Be careful with sharing Netflix with your children who live across the country.

While streaming an old show that was a big hit back in 2013, “Last Tango in Halifax,” both of my daughters called and asked, “Where are you, and what kind of show are you watching?” It appears they thought we watching a porno channel featuring Bernardo Bertolucci’s hairy old “Last Tango in Paris.” Don’t you hate when that happens?

I touched on “Tango in Halifax” back in 2013 when it was on BBC, and I was into “Ray Donovan” and “The Blacklist.”

Now, I’m the same age as the hero of this piece, who is settled in the dreary winter countryside of Halifax/Yorkshire, England. As we are approaching the dreary winter countryside of Maine, streaming ancient hits, I thought I’d give it another try.

A little research reminds me that the impossibly brilliant British actor Derek Jacobi (“The Day Of The Jackal” (1973), “Gladiator” (2000), “The King’s Speech” (2010)) is here, and that’s good enough reason for me to spend a few hours watching him trundle through some tea and crumpets.

I don’t know who Sally Wainwright is, but this appears to be based on her mother’s second marriage, and tells the story of Alan (Jacobi) and Celia (Anne Reid) who were in love once 60 years ago, and because of a misplaced note, drifted apart and married the wrong people. Don’t you hate that?

I guess it wasn’t that bad for Alan, as the marriage had a healthy run, and they had a daughter Gillian (Nicola Walker) who married a sheep farmer and had a nice, well-mannered son Raff (Josh Bolt).

Alan is now widowed and apparently well off in the last years of his retirement.

I’m only in the second chapter of season one and can’t say for sure, but Alan seems to have had a good job once, because he provides a bit of financial nourishment for his daughter and grandson.

A 40ish Gillian, who seems to enjoy mucking about in sheep land, is now a widow who was stuck in a bad marriage. Lucky for her, her hubby died in some kind of accident on the farm, and there are a few around who think she murdered him.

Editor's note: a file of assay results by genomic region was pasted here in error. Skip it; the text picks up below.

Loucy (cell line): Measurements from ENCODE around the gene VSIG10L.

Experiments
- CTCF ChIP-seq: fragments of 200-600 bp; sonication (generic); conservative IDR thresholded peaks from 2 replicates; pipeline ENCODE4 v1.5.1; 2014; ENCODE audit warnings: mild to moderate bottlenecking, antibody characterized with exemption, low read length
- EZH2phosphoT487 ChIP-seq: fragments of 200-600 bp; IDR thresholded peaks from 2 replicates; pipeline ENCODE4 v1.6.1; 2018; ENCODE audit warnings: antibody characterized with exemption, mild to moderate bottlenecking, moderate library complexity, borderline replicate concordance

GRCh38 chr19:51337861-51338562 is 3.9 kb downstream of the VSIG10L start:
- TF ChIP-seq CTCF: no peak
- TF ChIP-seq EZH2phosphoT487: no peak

I’m hoping you’ll join me in moving on to the rest of this story to find out if that’s true.

Apparently the sheep farm doesn’t bring a lot of money, so Gillian backs it up with a job as a checkout clerk in a supermarket.

So here’s the kicker for you. That girl, Celia, Alan lost because of the note? She’s back and she’s a widow. Don’t you love when that happens?

Celia must have married well because she drives a nice car, dresses well and clearly was left a bit of cash. Wait until you see Celia’s daughter Caroline (Sarah Lancashire) just out of a marriage to yet another lout (Tony Gardner). Caroline seems to be the head master of a preppy upscale school, and there’s this woman teacher (Nina Sosanya) who … No, I’m not giving anything else away. That’s the juicy part.

Here’s where it gets to be fun. The old lovers find one another again on the British form of Facebook, and they jot notes to one another.

After a bit of mumbling back and forth, they agree to have a spot of tea and see who they are now and compare liver spots and knee pains. At least that’s the way they’re going at it.

There are a few seeds in this jam, as you’ll find out. Gillian is having a dance in the hay, of an afternoon with a lout. I don’t like him, and neither will you. I’m hoping he has a similar accident, one that Gillian won’t get blamed for.

You’re wondering about Celia and Alan?

They meet and chat, she’s sweet and lovely, he’s charming and soft and dresses well, and they sit together in a English cafe bathed in afternoon light and the truth of what happened 60 years ago spills out. Don’t you love when that happens?

The secret is so heartbreakingly stunning that my mouth fell as wide open as Alan’s and so will yours.

And now I’m on season 2 and even more engaged with each of the characters. Bad and good will happen but the writing direction and performances keep growing deeper and more complex. What a surprise you are all in for.

 

J.P. Devine of Waterville is a former stage and screen actor.


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